Vancouver BC Canada August 28, 2013 – Today, Initial Gallery proudly announces its latest show “Cameraman” featuring the photography of artist and photographer Byron Dauncey. “Cameraman”, at Initial Gallery, located at 2339 Granville Street in Vancouver, Canada
About Byron Dauncey Byron Dauncey’s photography has a straightforwardness and clarity that first captivated the city in the form of street art. Dauncey spearheaded what in hindsight can be understood as Vancouver’s most intense and vibrant period for this anarchic and yet refreshing form, those years just prior to the Olympics before city officials began to scrub clean our alley walls. Dauncey’s work in this period is singular and persuasive. Deploying photography with a Dadaist sensibility, Dauncey specialized in the everyday object strategically displaced: light switches, alarm pulls, plug sockets and alarm clocks. All these appeared throughout the city in places where they didn’t belong and yet precisely where they would coax the passerby into a more wakeful and plugged-in engagement with their environment. Being street art, this work was intensely mimetic, provoking imitation and refraction in the work of numerous other artists, the effect of which was to shape – collaboratively and competitively, depending on the moment – a resonant dialogue in the streets, alleys and laneways of Gastown, Strathcona and Commercial Drive.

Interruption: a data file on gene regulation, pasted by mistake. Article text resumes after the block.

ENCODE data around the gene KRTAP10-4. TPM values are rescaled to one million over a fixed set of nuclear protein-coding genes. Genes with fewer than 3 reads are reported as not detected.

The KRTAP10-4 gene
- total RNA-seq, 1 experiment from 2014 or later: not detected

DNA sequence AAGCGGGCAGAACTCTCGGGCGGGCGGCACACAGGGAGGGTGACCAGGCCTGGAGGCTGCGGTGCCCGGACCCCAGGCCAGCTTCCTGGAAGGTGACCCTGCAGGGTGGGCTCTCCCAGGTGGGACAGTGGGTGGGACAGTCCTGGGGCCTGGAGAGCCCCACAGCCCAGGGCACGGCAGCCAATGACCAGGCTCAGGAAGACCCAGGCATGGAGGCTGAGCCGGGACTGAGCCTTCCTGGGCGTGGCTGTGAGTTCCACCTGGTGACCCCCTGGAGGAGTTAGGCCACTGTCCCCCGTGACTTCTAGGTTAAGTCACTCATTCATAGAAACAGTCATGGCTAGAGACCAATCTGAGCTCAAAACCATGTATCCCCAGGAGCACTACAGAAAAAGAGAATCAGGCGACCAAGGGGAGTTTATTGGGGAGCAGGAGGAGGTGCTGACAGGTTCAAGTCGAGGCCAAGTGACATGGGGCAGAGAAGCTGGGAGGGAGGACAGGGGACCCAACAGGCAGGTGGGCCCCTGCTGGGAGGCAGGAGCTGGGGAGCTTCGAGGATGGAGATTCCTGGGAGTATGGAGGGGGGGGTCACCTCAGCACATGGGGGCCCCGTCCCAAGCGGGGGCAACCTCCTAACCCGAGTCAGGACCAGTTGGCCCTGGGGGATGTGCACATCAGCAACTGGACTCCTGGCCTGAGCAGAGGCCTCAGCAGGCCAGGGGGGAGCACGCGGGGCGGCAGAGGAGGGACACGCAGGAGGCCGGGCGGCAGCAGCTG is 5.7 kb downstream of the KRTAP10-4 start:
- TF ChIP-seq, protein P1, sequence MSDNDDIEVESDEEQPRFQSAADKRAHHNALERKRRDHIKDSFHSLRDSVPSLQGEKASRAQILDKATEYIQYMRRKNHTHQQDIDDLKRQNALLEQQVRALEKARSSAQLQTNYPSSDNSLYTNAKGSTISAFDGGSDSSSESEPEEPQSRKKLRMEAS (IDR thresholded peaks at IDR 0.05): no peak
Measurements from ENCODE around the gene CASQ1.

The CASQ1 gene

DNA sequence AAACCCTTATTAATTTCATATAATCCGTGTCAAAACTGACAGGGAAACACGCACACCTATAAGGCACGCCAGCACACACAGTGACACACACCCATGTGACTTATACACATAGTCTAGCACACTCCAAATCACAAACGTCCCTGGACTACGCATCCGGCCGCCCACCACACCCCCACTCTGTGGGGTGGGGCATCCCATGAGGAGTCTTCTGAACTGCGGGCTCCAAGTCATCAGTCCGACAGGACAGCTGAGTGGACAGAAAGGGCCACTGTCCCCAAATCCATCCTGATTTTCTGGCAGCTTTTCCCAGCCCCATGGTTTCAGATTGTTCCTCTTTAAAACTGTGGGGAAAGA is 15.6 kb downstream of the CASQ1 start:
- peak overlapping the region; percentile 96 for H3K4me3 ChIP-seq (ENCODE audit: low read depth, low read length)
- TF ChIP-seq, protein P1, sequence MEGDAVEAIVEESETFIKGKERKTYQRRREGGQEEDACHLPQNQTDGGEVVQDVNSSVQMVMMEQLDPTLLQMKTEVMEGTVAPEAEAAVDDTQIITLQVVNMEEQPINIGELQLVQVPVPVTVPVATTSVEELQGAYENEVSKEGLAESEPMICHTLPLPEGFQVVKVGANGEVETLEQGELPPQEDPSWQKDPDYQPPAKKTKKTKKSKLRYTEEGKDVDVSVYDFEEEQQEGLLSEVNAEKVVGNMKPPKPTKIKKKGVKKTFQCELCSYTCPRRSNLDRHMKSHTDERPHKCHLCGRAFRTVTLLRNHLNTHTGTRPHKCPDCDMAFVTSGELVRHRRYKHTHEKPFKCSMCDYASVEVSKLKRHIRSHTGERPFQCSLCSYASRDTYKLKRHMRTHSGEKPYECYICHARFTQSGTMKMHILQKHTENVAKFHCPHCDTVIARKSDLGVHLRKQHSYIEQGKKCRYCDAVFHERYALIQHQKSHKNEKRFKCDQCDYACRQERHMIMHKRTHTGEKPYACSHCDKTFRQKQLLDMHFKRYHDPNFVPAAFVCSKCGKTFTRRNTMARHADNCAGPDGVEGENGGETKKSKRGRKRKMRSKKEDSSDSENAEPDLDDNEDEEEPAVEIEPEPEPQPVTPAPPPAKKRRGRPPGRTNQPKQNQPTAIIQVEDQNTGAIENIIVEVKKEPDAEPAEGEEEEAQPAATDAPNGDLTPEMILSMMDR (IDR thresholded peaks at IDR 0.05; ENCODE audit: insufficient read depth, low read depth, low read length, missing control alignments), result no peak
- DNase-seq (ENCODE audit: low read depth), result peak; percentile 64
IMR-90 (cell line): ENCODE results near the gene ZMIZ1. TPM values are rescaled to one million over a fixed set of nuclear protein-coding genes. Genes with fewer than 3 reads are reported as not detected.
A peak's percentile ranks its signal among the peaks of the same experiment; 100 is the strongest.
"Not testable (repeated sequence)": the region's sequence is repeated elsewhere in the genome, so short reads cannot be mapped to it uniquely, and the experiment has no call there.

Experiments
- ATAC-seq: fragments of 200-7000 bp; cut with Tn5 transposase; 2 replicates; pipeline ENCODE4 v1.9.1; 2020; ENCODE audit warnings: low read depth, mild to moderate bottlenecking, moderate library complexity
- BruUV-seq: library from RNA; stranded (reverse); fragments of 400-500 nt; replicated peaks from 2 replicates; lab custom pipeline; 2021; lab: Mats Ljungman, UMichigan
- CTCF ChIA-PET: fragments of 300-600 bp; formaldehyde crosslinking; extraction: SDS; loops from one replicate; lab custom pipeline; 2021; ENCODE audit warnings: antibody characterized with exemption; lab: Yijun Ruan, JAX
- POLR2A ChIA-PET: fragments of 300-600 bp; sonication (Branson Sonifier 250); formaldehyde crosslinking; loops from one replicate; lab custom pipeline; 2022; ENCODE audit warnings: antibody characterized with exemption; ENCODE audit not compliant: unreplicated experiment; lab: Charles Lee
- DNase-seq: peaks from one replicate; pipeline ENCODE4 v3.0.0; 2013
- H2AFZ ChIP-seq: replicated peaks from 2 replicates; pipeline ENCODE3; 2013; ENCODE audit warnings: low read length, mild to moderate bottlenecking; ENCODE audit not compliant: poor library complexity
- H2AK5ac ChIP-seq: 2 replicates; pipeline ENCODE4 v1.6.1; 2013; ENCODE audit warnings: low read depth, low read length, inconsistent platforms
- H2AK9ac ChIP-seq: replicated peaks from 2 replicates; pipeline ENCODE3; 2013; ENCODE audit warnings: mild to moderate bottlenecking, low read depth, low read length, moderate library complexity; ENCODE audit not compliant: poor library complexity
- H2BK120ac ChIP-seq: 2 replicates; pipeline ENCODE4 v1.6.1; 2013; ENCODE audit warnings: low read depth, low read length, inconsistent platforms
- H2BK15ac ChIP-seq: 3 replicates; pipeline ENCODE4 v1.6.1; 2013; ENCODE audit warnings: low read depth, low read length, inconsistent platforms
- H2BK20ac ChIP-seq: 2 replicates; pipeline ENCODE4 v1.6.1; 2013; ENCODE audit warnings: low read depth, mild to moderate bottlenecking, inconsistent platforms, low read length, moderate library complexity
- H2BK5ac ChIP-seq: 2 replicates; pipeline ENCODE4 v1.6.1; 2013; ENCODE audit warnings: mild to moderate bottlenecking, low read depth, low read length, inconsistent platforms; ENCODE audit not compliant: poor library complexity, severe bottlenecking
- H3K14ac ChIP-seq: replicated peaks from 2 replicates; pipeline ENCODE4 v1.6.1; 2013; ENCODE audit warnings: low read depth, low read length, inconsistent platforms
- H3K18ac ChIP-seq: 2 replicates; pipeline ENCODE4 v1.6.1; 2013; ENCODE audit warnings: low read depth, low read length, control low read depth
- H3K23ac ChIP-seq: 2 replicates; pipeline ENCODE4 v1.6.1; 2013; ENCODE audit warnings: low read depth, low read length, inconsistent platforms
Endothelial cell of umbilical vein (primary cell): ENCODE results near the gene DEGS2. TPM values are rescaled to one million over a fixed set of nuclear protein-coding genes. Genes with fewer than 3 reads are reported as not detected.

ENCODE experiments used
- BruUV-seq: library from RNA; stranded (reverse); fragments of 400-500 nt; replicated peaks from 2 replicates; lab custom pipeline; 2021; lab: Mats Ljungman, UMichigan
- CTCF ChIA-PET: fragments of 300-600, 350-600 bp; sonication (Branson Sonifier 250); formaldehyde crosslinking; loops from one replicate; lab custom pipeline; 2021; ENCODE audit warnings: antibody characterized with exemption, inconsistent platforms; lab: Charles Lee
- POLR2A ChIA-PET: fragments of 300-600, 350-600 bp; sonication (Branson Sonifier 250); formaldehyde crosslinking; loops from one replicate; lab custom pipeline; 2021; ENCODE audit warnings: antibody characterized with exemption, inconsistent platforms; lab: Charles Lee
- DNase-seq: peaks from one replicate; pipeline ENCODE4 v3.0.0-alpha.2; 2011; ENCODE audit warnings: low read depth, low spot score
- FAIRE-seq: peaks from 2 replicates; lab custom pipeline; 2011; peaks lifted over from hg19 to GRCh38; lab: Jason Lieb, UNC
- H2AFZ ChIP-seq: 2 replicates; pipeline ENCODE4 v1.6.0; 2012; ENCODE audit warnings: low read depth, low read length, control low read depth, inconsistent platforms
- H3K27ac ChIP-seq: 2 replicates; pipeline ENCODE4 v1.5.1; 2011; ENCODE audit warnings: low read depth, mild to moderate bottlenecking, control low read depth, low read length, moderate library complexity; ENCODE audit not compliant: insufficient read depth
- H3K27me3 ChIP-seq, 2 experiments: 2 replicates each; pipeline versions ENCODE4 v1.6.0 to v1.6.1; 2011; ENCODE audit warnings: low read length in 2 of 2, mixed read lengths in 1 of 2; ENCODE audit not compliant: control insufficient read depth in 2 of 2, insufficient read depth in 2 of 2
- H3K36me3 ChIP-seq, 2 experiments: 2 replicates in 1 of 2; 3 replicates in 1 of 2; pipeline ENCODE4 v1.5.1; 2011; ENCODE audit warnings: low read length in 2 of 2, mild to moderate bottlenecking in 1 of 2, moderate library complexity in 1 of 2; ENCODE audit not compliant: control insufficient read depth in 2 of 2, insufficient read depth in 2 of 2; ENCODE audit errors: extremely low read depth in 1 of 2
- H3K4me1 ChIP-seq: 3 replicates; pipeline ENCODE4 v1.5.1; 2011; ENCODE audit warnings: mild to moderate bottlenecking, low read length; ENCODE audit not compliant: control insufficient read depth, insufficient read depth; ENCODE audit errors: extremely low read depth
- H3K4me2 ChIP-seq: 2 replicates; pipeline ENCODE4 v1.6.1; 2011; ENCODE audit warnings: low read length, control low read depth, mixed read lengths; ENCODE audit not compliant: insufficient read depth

Clarity, simplicity, openness and human scale. Memory and the moment now. A Dadaist’s wink to the absurdities of contemporary preoccupations. These are the elements that permeate Dauncey’s work. He is a genuinely refreshing presence in the city’s art community, which exists at a raw and challenging moment in Vancouver’s history. Dauncey’s work approaches the site of its creation without judgment or commentary, but using a language and sensibility that enables it to capture the beauty of moments and places in sudden and transformative juxtaposition.
“Byron is an uncommonly mature person for his age. Thoughtful, capable, discreet and never intrusive. He is a very gifted photographer of people—both in candid situations and in the studio. He is one of the pioneers of the unposed fashion photograph, which seems to be an increasingly popular idiom. The proofs he has shown me of these photos reveal a sensitivity to the personalities and capture the decisive moment so essential for such a photograph. Byron has accompanied me on some of my forays into the older parts of the city and he consistently comes away with strong, innovative photographs. We both derive enormous pleasure from each others company during these walkabouts.”
— Fred Herzog